A study in the Preventative Medicine Journal reported the results of a meta-analysis of research examining the effects of gardening, including horticultural therapy, on health. They found substantive evidence to suggest that gardening can "improve physical, psychological, and social health, which can, from a long-term perspective, alleviate and prevent various health issues facing today's society."
If gardening is something that appeals to you, we are here to help. No matter your experience level, whether you are a novice who has no idea where to get started or an expert that would love something new to bring to your experience, there's the perfect gardening task for you.
We will keep you updated on everything we have coming in this spring to make this gardening season, the best yet!
We look forward to seeing or speaking with you soon. Happy Therapy!
Hello fellow gardeners! It's hard to think of spring when we're surrounded by so much SNOW! But here we are, reminding you that no matter how much snow is on the ground it will melt away come spring. And when that happens, one of the most important steps in getting our gardens ready is starting our seeds. After all, the growing season is right around the corner!
There are a few things to consider when starting your seeds, including:
In this blog post, we'll explore all of these topics. You'll be prepared to start your seeds and have a successful growing season!
First, let's talk about how to pick seeds for your garden.
When selecting seeds for your garden, it is important to consider what type of climate you live in. If you live in an area with a short growing season, as we do here in Utah, you will want to choose plants that can be started indoors and then transplanted outdoors. Some examples of plants that can be started indoors and then transplanted outdoors include tomatoes, peppers, eggplants, and herbs.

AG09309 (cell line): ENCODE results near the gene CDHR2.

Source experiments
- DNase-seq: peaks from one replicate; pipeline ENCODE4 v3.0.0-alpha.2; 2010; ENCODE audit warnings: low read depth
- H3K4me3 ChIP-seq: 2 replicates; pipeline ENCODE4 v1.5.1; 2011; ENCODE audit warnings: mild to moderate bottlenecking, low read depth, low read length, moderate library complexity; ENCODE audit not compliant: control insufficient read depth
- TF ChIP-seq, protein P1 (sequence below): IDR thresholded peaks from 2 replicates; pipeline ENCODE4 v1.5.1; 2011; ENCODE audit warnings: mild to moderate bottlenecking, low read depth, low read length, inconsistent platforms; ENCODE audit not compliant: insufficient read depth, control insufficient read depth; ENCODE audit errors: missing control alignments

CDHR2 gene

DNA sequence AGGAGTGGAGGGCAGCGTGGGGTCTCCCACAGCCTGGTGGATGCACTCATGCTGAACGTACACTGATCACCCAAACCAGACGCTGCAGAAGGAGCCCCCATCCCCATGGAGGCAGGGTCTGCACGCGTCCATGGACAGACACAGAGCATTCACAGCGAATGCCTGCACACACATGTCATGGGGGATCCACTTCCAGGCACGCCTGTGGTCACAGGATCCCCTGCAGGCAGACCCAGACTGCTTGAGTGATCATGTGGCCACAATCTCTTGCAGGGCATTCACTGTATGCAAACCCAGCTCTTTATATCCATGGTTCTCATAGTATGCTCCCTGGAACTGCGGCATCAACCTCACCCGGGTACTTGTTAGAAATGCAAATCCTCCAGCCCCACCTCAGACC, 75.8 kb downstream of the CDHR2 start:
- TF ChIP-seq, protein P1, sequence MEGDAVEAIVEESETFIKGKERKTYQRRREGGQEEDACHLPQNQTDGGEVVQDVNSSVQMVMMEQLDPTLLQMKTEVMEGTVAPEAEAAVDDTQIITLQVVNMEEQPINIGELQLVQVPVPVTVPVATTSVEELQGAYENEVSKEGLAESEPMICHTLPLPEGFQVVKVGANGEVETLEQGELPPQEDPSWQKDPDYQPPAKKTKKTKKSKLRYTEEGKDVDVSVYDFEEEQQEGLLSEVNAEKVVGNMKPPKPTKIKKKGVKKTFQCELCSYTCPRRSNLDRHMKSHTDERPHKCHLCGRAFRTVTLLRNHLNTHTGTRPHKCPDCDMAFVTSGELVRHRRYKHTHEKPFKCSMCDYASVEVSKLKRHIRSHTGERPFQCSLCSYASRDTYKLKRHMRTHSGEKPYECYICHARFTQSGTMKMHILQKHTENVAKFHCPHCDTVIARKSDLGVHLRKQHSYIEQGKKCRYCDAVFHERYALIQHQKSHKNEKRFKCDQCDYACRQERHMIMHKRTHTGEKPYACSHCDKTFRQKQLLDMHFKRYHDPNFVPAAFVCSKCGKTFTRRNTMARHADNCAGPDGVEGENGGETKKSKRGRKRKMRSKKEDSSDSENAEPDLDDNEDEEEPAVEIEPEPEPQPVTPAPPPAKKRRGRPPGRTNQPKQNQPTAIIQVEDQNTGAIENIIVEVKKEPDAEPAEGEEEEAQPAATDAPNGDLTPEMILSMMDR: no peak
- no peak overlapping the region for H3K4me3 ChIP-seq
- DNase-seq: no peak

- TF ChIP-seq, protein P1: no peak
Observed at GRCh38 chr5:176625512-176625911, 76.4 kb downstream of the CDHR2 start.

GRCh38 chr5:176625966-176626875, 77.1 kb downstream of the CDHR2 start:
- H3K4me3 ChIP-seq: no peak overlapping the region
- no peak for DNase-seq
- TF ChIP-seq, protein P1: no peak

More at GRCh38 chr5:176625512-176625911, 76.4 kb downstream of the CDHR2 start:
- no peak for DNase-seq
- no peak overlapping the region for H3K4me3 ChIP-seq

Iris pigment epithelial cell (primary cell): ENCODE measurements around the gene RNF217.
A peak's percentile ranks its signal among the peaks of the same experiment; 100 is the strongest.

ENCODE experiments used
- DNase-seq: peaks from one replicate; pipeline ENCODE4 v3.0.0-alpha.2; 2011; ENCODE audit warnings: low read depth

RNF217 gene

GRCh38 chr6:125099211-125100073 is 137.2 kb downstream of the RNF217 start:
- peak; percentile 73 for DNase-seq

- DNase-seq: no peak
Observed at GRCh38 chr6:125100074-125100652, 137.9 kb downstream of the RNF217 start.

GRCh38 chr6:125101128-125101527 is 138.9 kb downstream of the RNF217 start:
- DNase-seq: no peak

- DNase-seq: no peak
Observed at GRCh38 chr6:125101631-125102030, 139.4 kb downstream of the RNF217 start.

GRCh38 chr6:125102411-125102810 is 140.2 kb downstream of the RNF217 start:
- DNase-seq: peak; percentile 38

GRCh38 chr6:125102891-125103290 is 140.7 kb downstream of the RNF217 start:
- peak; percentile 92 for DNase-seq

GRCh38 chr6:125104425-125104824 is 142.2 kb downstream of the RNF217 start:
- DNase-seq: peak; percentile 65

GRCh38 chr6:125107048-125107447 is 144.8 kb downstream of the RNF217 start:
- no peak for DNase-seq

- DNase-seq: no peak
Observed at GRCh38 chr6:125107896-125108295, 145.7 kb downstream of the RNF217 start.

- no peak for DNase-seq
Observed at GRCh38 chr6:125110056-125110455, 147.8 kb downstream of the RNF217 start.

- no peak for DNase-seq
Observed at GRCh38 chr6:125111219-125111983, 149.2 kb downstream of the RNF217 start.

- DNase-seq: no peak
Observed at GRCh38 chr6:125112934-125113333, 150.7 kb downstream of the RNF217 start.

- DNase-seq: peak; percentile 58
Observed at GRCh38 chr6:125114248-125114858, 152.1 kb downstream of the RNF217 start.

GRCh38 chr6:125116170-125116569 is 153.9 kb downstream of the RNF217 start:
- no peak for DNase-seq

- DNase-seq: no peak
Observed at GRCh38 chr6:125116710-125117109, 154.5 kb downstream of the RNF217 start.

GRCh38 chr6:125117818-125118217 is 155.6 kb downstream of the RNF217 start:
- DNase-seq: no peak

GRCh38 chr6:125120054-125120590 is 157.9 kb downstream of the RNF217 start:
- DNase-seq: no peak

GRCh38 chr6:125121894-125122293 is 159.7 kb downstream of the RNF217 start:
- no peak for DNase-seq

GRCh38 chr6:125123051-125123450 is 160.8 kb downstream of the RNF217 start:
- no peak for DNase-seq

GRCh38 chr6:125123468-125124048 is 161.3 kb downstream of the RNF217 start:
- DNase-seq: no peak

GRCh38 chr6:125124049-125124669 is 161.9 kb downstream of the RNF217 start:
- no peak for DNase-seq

If you live in an area with a long growing season, you can start your seeds outdoors. Some examples of plants that can be started outdoors include squash, cucumbers, watermelons, and pumpkins.
It is also important to consider the amount of space you have available. If you have a small space, you can choose plants that thrive in containers or raised beds. Some examples include tomatoes, peppers, eggplants, herbs, and lettuce.
If you have a large space, you can grow just about any type of plant. However, it is still important to consider the amount of sunlight and water that your plants need.
Once you have considered these factors, you can choose the specific varieties of plants that you would like to grow. To find out more about specific plant varieties, consult a gardening book, online gardening resource or one of our experts here at Glover Nursery.
Next, we move on to the all-important question of when to start your seedlings. Here at Glover Nursery, we recommend taking the last average frost date and counting backward as to how long that seed would need to germinate.
According to the Farmer's Almanac, the average last frost date in West Jordan Utah is April 25. So, to get a good start ready for transferring outdoors we have an easy equation to help you. We recommend looking at how long something takes to germinate and adding a couple of weeks of growth onto that before transplanting it into the garden.
Here's a quick equation.
(Average Last Frost Date - Germination Time) + 2 Weeks = When to Start Your Seeds
Now that you know what to plant and when to plant it, you may be interested in learning how best to take care of your lil baby starts.